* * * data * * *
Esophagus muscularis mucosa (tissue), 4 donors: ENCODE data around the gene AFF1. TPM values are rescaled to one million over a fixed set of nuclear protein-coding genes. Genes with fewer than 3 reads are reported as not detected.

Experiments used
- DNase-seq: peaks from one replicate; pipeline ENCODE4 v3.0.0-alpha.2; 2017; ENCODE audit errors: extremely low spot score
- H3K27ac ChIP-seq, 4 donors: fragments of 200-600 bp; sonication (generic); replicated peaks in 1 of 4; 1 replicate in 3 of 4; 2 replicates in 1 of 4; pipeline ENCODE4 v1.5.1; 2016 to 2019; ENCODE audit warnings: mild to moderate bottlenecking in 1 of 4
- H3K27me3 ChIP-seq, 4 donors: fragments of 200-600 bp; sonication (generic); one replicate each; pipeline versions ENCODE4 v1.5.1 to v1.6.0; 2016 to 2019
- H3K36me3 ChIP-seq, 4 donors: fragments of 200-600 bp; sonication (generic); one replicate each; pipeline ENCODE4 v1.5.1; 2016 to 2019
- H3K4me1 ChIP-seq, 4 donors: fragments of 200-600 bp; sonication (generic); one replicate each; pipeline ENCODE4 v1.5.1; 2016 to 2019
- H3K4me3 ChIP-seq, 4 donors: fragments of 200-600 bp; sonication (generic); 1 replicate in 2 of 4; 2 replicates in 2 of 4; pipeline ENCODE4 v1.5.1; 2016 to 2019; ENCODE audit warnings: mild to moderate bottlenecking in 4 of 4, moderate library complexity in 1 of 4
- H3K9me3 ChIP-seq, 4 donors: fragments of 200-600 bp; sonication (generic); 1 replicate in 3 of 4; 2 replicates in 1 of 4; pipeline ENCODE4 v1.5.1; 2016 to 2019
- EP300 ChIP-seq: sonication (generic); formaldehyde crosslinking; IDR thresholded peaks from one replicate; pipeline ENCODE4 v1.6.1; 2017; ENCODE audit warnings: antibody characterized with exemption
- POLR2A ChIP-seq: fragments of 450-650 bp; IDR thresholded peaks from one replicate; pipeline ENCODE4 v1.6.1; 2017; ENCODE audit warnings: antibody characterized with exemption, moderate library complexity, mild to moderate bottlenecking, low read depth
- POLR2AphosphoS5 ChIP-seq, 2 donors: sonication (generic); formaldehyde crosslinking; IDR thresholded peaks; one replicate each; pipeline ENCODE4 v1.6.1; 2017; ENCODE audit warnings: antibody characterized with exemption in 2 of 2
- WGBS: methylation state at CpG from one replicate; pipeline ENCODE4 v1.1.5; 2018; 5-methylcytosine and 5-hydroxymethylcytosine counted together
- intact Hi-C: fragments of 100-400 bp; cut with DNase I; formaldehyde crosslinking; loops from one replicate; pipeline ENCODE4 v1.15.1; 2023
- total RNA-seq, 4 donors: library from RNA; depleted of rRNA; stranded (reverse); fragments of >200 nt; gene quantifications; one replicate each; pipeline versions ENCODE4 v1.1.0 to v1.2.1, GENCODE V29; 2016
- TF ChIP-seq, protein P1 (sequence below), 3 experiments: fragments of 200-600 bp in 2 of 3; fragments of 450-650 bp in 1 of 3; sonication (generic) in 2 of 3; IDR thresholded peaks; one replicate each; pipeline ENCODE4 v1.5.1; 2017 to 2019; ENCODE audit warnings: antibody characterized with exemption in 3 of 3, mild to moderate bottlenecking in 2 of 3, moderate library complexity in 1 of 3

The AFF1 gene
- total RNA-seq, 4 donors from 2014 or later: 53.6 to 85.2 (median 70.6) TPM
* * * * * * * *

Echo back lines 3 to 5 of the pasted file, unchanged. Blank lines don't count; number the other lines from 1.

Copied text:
- DNase-seq: peaks from one replicate; pipeline ENCODE4 v3.0.0-alpha.2; 2017; ENCODE audit errors: extremely low spot score
- H3K27ac ChIP-seq, 4 donors: fragments of 200-600 bp; sonication (generic); replicated peaks in 1 of 4; 1 replicate in 3 of 4; 2 replicates in 1 of 4; pipeline ENCODE4 v1.5.1; 2016 to 2019; ENCODE audit warnings: mild to moderate bottlenecking in 1 of 4
- H3K27me3 ChIP-seq, 4 donors: fragments of 200-600 bp; sonication (generic); one replicate each; pipeline versions ENCODE4 v1.5.1 to v1.6.0; 2016 to 2019